Social Media

Golf is trying to shed its image as an old man's sport and is luring bloggers to push that message

Key Points
  • The PGA Tour is working with social media influencers to promote the sport.
  • At the Northern Trust tournament, fashion writers, mommy bloggers and foodies will blog about their experiences.
  • Athletes are being encouraged to connect with fans on social media.
Jordan Spieth of the United States hits his tee shot on the ninth hole during the first round of the Shell Houston Open at the Golf Club of Houston on March 31, 2016 in Humble, Texas.
Getty Images

Alexandra Dieck is known for touting the latest fashion trends on her blog Lexicon of Style. Later this week, she'll be tackling a rather unexpected subject: golf.

Dieck, 26, is among a handful of social media influencers hired by the PGA Tour to tout the sport to younger audiences during the Northern Trust tournament this week. Dieck's social media peers will include other fashion writers, foodies and mommy bloggers.

"We are creating a totally new experience in addition to great golf that is inherently more social and fun, and we want more people to know about it," said Julie Tyson, PGA Tour's senior vice president of championship management. "We are widening our circle of storytellers to include influencers we know our fans already look to for insights and information."

While golf is not traditionally thought of as a sport for youngsters, 26 percent of those who play are between the ages of 18 and 34 years, and they collectively spend about $5 billion on the sport, according to a study by the National Golf Foundation.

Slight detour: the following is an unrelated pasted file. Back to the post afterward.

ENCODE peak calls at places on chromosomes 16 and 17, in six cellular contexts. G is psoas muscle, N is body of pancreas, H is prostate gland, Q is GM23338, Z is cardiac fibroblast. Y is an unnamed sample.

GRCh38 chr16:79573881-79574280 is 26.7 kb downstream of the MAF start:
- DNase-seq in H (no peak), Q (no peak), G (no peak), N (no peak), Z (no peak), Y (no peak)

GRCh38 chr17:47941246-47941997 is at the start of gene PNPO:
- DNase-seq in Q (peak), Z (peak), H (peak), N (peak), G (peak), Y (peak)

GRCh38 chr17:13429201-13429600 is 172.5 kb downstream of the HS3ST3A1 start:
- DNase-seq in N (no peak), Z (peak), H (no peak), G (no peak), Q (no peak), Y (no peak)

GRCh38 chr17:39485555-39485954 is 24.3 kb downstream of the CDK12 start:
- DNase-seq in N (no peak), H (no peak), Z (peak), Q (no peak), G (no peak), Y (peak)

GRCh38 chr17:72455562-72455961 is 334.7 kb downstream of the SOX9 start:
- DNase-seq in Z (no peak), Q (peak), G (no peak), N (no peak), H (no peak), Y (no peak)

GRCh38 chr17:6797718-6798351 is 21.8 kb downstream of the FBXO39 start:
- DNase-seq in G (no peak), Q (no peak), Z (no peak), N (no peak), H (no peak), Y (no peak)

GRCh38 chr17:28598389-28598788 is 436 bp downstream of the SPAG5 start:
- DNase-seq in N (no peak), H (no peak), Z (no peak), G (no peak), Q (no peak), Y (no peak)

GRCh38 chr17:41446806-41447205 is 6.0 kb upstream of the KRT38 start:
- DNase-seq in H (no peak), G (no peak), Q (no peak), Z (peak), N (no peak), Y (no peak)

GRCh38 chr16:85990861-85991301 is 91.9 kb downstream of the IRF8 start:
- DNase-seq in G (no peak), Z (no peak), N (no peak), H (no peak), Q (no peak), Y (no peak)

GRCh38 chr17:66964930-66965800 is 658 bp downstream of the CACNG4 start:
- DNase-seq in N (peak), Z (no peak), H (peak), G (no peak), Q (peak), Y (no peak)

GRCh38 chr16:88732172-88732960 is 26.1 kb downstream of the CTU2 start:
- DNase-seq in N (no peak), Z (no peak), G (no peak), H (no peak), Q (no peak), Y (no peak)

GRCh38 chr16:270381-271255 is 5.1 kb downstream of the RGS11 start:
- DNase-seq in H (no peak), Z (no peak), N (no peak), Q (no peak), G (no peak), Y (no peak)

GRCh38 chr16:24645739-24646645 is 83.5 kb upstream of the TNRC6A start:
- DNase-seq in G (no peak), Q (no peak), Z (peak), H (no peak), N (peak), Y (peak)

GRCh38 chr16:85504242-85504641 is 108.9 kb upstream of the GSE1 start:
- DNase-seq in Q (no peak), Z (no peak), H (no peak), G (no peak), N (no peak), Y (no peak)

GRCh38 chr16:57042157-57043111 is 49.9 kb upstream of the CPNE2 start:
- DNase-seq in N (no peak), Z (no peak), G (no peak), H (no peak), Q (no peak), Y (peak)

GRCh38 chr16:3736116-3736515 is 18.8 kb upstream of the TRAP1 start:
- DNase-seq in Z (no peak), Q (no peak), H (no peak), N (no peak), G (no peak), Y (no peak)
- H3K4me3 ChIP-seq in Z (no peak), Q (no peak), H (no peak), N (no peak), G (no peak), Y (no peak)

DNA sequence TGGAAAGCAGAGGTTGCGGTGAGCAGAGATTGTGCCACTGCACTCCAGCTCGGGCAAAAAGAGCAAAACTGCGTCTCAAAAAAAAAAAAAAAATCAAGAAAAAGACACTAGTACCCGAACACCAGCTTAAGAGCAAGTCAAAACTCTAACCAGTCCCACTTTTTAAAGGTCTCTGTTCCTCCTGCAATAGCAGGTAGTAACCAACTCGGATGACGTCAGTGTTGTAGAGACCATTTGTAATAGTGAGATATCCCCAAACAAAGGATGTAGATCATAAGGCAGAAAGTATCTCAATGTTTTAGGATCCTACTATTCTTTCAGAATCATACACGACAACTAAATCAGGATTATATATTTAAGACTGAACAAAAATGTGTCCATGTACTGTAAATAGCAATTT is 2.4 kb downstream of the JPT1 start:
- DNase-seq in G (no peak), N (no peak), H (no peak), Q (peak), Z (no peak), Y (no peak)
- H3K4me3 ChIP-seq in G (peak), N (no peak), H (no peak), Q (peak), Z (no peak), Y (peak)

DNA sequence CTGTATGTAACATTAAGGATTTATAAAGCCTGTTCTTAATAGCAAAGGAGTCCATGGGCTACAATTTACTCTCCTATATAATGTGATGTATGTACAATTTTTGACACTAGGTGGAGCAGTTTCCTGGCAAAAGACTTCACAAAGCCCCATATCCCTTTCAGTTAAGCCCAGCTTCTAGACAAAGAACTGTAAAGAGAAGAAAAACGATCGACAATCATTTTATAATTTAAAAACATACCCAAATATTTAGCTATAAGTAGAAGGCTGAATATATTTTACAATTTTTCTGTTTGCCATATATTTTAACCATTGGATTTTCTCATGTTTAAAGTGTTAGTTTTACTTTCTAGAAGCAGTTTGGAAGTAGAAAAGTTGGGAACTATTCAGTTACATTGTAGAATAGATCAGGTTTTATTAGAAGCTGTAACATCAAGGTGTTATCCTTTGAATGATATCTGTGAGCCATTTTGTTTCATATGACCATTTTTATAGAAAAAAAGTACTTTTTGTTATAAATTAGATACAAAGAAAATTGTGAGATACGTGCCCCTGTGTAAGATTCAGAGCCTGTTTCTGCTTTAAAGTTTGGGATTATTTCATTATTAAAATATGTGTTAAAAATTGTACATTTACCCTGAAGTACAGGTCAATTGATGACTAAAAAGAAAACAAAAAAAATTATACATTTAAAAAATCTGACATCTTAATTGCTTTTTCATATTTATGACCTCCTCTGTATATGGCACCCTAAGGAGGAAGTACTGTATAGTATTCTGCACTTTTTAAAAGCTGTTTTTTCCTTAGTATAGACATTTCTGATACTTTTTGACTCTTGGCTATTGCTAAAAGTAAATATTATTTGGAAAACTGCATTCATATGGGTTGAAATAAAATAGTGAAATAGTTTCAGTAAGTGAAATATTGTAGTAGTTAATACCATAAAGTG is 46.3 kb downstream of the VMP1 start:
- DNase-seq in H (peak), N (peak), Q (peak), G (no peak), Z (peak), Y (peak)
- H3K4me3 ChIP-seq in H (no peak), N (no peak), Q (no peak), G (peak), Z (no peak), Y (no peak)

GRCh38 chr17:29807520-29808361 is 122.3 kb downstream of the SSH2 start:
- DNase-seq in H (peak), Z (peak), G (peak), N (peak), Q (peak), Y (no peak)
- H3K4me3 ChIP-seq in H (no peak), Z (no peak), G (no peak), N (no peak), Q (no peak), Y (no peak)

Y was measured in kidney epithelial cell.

Millennials are showing their interest in golf in other ways, which is clear by the popularity of gaming company Topgolf and the PGA Tour Superstore. But for the sport to grow, it needs overcome the image that it's only for rich, white men.

"We're in the business of golf," said Preston McClellan, senior manager of digital communications at the PGA Tour. "It's an everyman sport. It's not an elite sport. It's not something you have to go to a country club to enjoy."

On the pro circuit, youth is winning. Of the top 10 golfers in the world, eight are under age 35, according to the official world golf ranking. Fans are getting used to the names Jordan Spieth, Rory McIlroy, Dustin Johnson and Hideki Matsuyama.

"Whether it's thanking folks for coming out to an event or just sharing parts of my day, it's really cool knowing we can interact with fans anytime, anywhere," Spieth said in an e-mail. "It always amazes me watching fans engage when we share things. In a lot of ways, I feel like social media has become a 'modern day autograph' for us."

In addition to just golf, the Northern Trust will feature handcrafted cocktails from Grey Goose, a Taste NY Marketplace with dishes from chefs like Marc Forgione and David Chang, and fashion from Kendra Scott. Many of the events will be directed towards attracting female fans.

"Growing the female fanbase is extremely important to the PGA Tour, but it is also important to me personally," said Tyson. "The Northern Trust is going to do everything to ensure that women come out and experience the event, and leave with an indelibly positive memory of that experience."

For Dieck, golf isn't just another subject matter. She grew up watching her dad play on Sundays and earned a scholarship to compete for the University of Houston. However, it's remained a hobby for her.

The PGA Tour social media team discovered Dieck's passion for the sport after she posted a few Instagram pictures from the Dell Technologies Match Play in Austin, Texas, which she regularly attends for fun with her friends and family.

"People always get super surprised when I play," she said. "I'm not really good at golf – but I can hit under 100."

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